Accordingly, a need exists for a method or program that is able to dynamically create many types of virtual storage device components with different storage media, and, preferably can be implemented on both virtual and non-virtual machine platforms. The invention provides such a method. These and other advantages of the invention, as well as additional inventive features, will be apparent from the description of the invention provided herein.
In view of the foregoing, the present invention provides a method for automating testing tasks which would otherwise have to be done manually using actual hardware by providing the capability to dynamically create many types of storage devices with different storage media, thus eliminating the need to have test machines with the actual hardware. In one embodiment a virtual storage device driver can be implemented that can be used to simulate various storage devices such as CD-ROM, CD-R, CD-RW, removable disk drives and fixed disk drives. Manual testing tasks such as testing autoplay functionality when a CD is inserted, CD burning, and CD audio playback testing can then be automated.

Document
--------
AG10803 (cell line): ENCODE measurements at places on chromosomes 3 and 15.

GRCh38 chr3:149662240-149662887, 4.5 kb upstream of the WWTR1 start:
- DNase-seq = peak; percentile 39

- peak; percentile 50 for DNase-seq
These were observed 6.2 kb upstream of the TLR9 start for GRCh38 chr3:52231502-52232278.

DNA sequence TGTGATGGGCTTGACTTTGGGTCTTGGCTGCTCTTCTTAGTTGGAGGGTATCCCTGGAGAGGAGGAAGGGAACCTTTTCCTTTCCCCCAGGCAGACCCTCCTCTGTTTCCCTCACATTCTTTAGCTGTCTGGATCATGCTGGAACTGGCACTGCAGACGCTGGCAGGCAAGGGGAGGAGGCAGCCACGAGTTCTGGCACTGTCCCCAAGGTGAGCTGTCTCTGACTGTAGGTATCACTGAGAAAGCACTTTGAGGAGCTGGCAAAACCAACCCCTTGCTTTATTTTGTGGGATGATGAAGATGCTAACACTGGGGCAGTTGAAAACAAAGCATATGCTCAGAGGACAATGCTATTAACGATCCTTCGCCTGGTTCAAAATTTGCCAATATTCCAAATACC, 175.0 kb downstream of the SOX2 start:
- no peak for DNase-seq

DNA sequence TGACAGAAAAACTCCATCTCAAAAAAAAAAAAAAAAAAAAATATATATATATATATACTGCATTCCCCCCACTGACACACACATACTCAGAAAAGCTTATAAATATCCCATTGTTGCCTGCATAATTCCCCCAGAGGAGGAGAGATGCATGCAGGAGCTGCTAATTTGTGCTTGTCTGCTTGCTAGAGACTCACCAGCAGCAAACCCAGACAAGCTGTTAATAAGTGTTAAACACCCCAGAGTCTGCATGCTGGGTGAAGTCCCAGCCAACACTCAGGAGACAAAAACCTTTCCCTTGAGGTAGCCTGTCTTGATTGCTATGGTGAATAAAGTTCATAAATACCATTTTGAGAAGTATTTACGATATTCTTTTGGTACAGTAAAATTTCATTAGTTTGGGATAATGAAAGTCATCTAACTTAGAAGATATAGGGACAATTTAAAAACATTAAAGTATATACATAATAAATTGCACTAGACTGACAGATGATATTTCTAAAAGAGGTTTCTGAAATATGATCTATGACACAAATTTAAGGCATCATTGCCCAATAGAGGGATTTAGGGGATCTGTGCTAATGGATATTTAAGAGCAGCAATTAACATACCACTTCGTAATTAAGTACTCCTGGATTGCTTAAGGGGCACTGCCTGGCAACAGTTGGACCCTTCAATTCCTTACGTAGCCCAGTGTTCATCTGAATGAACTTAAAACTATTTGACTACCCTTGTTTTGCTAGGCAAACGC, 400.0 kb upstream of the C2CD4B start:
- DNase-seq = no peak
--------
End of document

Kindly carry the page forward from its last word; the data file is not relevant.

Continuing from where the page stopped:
While the appended claims set forth the features of the present invention with particularity, the invention, together with its objects and advantages, may be best understood from the following detailed description taken in conjunction with the accompanying drawings of which:
In the description that follows, the invention is described with reference to acts and symbolic representations of operations that are performed by one or more computing devices, unless indicated otherwise. As such, it will be understood that such acts and operations, which are at times referred to as being computer-executed, include the manipulation by the processing unit of the computing device of electrical signals representing data in a structured form. This manipulation transforms the data or maintains them at locations in the memory system of the computing device, which reconfigures or otherwise alters the operation of the computing device in a manner well understood by those skilled in the art. The data structures where data are maintained are physical locations of the memory that have particular properties defined by the format of the data. However, while the invention is being described in the foregoing context, it is not meant to be limiting as those of skill in the art will appreciate that several of the acts and operations described hereinafter may also be implemented in hardware.